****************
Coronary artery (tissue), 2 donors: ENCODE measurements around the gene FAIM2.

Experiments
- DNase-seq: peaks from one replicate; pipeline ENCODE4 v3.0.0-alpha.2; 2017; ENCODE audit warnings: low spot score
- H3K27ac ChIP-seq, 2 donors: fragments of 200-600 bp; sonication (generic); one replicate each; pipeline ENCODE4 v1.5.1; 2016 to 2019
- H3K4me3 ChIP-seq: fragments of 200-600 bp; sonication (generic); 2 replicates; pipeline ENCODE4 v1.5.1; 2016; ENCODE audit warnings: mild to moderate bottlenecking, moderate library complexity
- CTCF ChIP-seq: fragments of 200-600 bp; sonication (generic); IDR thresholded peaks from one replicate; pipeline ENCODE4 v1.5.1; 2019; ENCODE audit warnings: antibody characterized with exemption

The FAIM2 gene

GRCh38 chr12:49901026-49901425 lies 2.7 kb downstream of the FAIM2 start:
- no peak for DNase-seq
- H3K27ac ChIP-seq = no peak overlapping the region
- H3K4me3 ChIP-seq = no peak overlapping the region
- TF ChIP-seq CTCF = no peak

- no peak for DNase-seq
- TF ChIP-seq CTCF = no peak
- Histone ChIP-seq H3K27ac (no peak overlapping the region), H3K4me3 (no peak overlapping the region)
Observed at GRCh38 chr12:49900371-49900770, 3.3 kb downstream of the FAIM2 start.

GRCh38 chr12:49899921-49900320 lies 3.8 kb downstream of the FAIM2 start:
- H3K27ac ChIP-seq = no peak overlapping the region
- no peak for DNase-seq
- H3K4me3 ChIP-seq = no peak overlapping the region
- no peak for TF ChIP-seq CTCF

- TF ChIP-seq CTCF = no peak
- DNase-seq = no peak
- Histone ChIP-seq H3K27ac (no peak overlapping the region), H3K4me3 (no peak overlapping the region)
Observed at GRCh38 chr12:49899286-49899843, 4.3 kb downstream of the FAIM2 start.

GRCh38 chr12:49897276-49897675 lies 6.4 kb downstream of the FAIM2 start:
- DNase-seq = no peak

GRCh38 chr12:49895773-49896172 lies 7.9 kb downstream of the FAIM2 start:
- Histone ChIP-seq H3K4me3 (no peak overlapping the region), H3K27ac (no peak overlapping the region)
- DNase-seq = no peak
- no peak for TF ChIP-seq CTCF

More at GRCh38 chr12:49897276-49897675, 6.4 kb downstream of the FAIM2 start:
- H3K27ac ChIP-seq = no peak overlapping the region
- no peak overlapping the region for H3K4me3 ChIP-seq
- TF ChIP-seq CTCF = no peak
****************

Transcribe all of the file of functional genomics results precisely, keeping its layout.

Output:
Coronary artery (tissue), 2 donors: ENCODE measurements around the gene FAIM2.

Experiments
- DNase-seq: peaks from one replicate; pipeline ENCODE4 v3.0.0-alpha.2; 2017; ENCODE audit warnings: low spot score
- H3K27ac ChIP-seq, 2 donors: fragments of 200-600 bp; sonication (generic); one replicate each; pipeline ENCODE4 v1.5.1; 2016 to 2019
- H3K4me3 ChIP-seq: fragments of 200-600 bp; sonication (generic); 2 replicates; pipeline ENCODE4 v1.5.1; 2016; ENCODE audit warnings: mild to moderate bottlenecking, moderate library complexity
- CTCF ChIP-seq: fragments of 200-600 bp; sonication (generic); IDR thresholded peaks from one replicate; pipeline ENCODE4 v1.5.1; 2019; ENCODE audit warnings: antibody characterized with exemption

The FAIM2 gene

GRCh38 chr12:49901026-49901425 lies 2.7 kb downstream of the FAIM2 start:
- no peak for DNase-seq
- H3K27ac ChIP-seq = no peak overlapping the region
- H3K4me3 ChIP-seq = no peak overlapping the region
- TF ChIP-seq CTCF = no peak

- no peak for DNase-seq
- TF ChIP-seq CTCF = no peak
- Histone ChIP-seq H3K27ac (no peak overlapping the region), H3K4me3 (no peak overlapping the region)
Observed at GRCh38 chr12:49900371-49900770, 3.3 kb downstream of the FAIM2 start.

GRCh38 chr12:49899921-49900320 lies 3.8 kb downstream of the FAIM2 start:
- H3K27ac ChIP-seq = no peak overlapping the region
- no peak for DNase-seq
- H3K4me3 ChIP-seq = no peak overlapping the region
- no peak for TF ChIP-seq CTCF

- TF ChIP-seq CTCF = no peak
- DNase-seq = no peak
- Histone ChIP-seq H3K27ac (no peak overlapping the region), H3K4me3 (no peak overlapping the region)
Observed at GRCh38 chr12:49899286-49899843, 4.3 kb downstream of the FAIM2 start.

GRCh38 chr12:49897276-49897675 lies 6.4 kb downstream of the FAIM2 start:
- DNase-seq = no peak

GRCh38 chr12:49895773-49896172 lies 7.9 kb downstream of the FAIM2 start:
- Histone ChIP-seq H3K4me3 (no peak overlapping the region), H3K27ac (no peak overlapping the region)
- DNase-seq = no peak
- no peak for TF ChIP-seq CTCF

More at GRCh38 chr12:49897276-49897675, 6.4 kb downstream of the FAIM2 start:
- H3K27ac ChIP-seq = no peak overlapping the region
- no peak overlapping the region for H3K4me3 ChIP-seq
- TF ChIP-seq CTCF = no peak